One New York City transplant told LAist his feelings on it. “I just object on the grounds that if I wanted snow, I would be living in a city with more culture and better transportation.”

Not a first for L.A., but snow is always exciting for some and not for others – the 5 North in the Grapevine was at a standstill. A few miles south, the weather wasn’t exactly par for the annual AT&T Golf Classic (previously the SBC Golf Classic) in Santa Clarita. Sorry Lee Trevino!

The L.A. Treasure hunt has been postponed and L.A. Times has lots of facts and stories from across the state.

Yes. That photo was taken in Los Angeles yesterday. Photo by WritePudding via LiveJournal and Flickr.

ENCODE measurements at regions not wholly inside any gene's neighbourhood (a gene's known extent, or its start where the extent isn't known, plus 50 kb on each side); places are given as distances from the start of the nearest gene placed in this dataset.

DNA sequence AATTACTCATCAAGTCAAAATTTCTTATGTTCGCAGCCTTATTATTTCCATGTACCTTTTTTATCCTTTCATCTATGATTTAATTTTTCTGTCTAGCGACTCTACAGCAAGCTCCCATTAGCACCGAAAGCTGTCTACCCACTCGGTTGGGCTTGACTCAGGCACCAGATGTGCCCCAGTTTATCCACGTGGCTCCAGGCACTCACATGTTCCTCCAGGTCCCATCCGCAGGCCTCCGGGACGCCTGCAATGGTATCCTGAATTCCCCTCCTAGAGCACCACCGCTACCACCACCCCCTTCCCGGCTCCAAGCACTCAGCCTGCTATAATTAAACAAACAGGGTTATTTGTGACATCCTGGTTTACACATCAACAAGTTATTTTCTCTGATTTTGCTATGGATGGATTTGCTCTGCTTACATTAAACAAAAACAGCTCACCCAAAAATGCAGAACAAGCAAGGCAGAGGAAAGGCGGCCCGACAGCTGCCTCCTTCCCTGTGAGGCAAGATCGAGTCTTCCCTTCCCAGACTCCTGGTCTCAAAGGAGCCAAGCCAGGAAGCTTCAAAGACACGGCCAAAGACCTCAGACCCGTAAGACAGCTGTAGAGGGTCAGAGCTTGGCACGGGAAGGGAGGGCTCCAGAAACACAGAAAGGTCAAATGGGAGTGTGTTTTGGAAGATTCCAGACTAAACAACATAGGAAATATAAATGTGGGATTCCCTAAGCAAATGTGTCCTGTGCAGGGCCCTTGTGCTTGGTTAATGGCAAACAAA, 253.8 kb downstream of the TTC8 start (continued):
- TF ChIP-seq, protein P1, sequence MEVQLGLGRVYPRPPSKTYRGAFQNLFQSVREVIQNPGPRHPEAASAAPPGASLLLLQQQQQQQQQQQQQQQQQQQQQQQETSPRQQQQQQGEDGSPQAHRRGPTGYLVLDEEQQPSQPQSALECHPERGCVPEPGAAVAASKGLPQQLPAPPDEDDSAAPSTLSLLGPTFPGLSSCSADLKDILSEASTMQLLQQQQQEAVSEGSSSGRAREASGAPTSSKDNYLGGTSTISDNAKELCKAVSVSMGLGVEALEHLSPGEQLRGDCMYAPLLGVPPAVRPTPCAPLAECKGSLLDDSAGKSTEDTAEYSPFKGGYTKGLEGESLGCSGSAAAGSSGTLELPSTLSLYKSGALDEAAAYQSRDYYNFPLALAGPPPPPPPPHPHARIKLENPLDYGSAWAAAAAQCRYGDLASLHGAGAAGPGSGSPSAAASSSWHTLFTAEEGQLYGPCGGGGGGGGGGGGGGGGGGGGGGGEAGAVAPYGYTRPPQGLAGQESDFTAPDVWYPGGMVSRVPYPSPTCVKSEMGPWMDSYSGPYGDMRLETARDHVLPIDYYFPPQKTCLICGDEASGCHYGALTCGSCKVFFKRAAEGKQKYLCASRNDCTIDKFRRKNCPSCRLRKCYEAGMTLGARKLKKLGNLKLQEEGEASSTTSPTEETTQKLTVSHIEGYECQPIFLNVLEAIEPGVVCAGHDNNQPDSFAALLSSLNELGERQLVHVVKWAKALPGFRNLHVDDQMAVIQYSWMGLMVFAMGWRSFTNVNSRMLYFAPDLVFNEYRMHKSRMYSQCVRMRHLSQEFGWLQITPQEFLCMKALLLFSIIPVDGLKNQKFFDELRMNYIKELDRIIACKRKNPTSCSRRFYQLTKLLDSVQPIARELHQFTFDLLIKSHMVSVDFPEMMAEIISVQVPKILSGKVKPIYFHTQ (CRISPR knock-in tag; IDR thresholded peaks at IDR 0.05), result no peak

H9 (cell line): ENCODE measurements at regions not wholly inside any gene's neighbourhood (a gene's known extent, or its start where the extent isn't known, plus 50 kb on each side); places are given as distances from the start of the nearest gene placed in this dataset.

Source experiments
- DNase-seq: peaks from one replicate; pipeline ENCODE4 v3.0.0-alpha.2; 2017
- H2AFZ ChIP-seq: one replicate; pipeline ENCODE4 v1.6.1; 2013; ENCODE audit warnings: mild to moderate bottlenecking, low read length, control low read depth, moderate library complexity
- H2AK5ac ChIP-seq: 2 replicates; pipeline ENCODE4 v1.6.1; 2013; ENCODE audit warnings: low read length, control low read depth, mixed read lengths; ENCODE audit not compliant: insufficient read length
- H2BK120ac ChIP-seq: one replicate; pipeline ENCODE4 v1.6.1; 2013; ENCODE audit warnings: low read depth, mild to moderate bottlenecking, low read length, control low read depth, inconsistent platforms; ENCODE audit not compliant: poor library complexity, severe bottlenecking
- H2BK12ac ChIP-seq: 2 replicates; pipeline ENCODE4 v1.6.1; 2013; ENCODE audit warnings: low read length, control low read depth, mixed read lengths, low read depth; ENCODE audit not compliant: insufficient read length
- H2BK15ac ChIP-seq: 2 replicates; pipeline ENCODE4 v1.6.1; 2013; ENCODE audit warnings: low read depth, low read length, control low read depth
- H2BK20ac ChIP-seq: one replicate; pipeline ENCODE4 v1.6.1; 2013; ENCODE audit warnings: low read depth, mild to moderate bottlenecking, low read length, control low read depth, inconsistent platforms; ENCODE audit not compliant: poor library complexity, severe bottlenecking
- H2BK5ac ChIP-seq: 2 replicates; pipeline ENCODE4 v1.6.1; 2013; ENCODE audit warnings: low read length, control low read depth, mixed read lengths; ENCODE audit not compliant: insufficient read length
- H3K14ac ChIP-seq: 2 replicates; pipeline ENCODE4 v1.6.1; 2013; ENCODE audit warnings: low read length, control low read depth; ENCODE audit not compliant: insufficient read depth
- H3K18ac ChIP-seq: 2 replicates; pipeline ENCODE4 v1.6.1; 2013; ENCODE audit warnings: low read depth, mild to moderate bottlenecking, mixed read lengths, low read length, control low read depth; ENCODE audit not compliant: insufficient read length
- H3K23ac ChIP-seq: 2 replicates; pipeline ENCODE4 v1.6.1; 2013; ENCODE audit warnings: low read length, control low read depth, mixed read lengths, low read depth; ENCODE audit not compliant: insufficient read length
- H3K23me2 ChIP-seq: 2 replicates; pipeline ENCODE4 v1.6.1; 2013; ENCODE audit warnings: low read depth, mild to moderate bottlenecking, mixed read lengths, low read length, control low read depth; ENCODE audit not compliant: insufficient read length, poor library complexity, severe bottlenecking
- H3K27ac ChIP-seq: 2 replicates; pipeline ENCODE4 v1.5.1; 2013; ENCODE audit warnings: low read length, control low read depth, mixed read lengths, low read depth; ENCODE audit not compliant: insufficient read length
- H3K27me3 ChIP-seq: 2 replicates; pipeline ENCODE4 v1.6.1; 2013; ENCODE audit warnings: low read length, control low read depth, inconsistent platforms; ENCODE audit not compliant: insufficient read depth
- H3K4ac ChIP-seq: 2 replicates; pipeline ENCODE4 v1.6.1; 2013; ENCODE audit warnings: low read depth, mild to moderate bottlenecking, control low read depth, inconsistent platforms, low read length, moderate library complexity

Is “Carnivale” Coming Back?

please make it so… I loved this series

MediaVillage has heard that HBO is seriously considering developing a two hour movie or a four-hour miniseries that would tie up the tantalizing loose ends from the final episode of its supernatural dust-bowl drama “Carnivale”.

The series ended its second season in an abrupt manner that infuriated its loyal viewers, leaving them to wonder if Ben the healer could survive his violent confrontation with the evil Brother Justin, and if the newly possessed Sofie would succeed in bringing Justin back to life.

The new production would be telecast sometime in 2007. Further, if that movie or mini does well, there’s talk the pay cable giant might even consider resurrecting the franchise as an ongoing series in 2008. Dark Horizons